Caretaker boss backs himself to inspire Leicester

Date published: Saturday 25th February 2017 12:00 - Ian Watson

Caretaker boss Craig Shakespeare wants managerless Leicester to harness the spirit of their Great Escape to beat the drop this season.

The crumbling Premier League champions sacked Claudio Ranieri on Thursday following five successive top flight defeats.

They host Liverpool on Monday having slipped into a relegation battle and have not scored a league goal in 2017.

Two years ago, under Nigel Pearson, the Foxes won seven of their last nine games to survive, having been bottom and seven points adrift of the safety line.

A season later they won a shock title by 10 points after Ranieri replaced Pearson in July 2015, and Shakespeare wants to recreate their survival success.

He said: “It would be nice to get that again. It was a great time then in terms of we were written off. We are not written off now. There are enough games for this squad to win football matches and that is what we aim to do.

“In terms of getting teams prepared, I’d like to think my man-management style can do that. There are enough games there and this squad are good enough to get themselves out of this – that will be the message.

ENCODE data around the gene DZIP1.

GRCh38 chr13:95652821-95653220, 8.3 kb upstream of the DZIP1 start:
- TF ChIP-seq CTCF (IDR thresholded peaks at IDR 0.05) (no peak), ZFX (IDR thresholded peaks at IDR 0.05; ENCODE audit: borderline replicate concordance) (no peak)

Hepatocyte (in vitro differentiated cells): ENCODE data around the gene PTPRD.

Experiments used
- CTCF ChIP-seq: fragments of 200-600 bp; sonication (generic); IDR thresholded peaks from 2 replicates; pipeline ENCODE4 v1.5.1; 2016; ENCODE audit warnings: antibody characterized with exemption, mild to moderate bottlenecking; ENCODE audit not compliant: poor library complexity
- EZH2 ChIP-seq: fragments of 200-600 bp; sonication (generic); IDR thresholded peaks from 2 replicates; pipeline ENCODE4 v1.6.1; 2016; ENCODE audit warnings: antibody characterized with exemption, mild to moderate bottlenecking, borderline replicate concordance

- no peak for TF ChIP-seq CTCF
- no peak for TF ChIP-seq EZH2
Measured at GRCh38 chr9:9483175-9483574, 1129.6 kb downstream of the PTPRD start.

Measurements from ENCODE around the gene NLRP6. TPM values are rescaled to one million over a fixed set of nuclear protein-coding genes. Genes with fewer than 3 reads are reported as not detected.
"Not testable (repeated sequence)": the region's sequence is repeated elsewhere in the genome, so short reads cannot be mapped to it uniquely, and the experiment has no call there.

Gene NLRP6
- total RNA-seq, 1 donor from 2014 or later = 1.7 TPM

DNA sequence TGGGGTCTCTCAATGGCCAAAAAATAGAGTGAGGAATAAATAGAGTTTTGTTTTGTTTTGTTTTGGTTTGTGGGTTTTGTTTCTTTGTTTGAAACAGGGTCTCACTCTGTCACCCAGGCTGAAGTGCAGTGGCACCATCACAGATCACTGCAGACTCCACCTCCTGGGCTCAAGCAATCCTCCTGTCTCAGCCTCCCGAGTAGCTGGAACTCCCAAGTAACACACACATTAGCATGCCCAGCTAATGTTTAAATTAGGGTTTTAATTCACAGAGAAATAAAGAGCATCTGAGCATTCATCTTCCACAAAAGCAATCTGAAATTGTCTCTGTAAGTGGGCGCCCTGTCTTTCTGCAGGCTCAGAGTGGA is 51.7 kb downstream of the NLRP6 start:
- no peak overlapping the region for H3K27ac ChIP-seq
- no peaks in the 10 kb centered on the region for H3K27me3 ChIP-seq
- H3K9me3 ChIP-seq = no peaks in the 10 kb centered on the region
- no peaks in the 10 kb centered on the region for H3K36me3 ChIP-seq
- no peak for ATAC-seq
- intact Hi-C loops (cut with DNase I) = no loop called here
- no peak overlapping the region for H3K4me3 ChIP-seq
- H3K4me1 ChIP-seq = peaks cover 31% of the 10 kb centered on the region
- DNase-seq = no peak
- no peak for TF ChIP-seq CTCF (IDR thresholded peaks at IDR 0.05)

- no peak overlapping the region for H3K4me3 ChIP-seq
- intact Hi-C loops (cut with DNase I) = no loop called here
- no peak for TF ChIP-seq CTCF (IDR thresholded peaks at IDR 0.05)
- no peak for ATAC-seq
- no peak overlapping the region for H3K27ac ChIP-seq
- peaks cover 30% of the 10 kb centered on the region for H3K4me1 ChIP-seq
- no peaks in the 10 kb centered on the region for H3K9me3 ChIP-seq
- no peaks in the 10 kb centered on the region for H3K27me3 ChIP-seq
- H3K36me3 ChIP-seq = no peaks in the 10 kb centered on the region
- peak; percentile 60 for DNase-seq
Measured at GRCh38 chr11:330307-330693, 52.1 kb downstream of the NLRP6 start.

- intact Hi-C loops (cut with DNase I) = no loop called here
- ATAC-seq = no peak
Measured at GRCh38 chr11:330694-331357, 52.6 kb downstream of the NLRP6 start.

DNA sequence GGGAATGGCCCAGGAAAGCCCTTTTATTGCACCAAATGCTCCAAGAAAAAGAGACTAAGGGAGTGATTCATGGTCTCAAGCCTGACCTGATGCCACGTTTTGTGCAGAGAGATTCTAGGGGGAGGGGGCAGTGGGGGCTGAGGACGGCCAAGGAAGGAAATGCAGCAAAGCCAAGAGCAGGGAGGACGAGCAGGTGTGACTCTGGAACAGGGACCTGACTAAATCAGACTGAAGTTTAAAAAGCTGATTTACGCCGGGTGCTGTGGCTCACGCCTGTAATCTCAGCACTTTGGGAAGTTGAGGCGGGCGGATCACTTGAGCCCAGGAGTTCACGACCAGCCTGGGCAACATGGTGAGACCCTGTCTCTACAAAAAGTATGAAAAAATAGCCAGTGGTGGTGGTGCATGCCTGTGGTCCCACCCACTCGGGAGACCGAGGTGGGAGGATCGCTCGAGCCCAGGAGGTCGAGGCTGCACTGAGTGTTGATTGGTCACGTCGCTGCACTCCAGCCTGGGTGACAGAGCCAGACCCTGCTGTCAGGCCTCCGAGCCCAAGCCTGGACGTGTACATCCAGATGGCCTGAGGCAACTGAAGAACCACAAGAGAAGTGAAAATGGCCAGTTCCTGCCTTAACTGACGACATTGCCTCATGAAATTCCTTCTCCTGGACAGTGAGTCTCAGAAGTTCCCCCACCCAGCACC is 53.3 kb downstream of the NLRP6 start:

“Momentum is a big word in football. We had that last year. What I would say is they’ve trained well over the last few weeks especially. We’ve refocused ourselves.”

Shakespeare admitted Ranieri’s departure was a shock after Leicester’s 2-1 Champions League last-16 defeat at Sevilla on Wednesday.

The Italian was dismissed 24 hours later with Shakespeare placed in charge, and he has hinted he would be keen on taking the job.

And the 53-year-old, who stayed at the King Power Stadium after Ranieri replaced Pearson, believes he can lead the Foxes to safety

He said: “Most definitely. They are frustrated and from speaking to them on a regular basis they are very frustrated with how things have gone this season.

“There is enough talent in that dressing room for us to go on a winning run.

“There’s frustrations with everybody, coaching staff, players, and I think there’s lots of reasons why. It’s been spoken about at great length, it’s missing a player of the calibre of N’Golo Kante. That was a massive miss.

“History tells us that it’s always harder the second year, it’s always hard to put a finger on it.”

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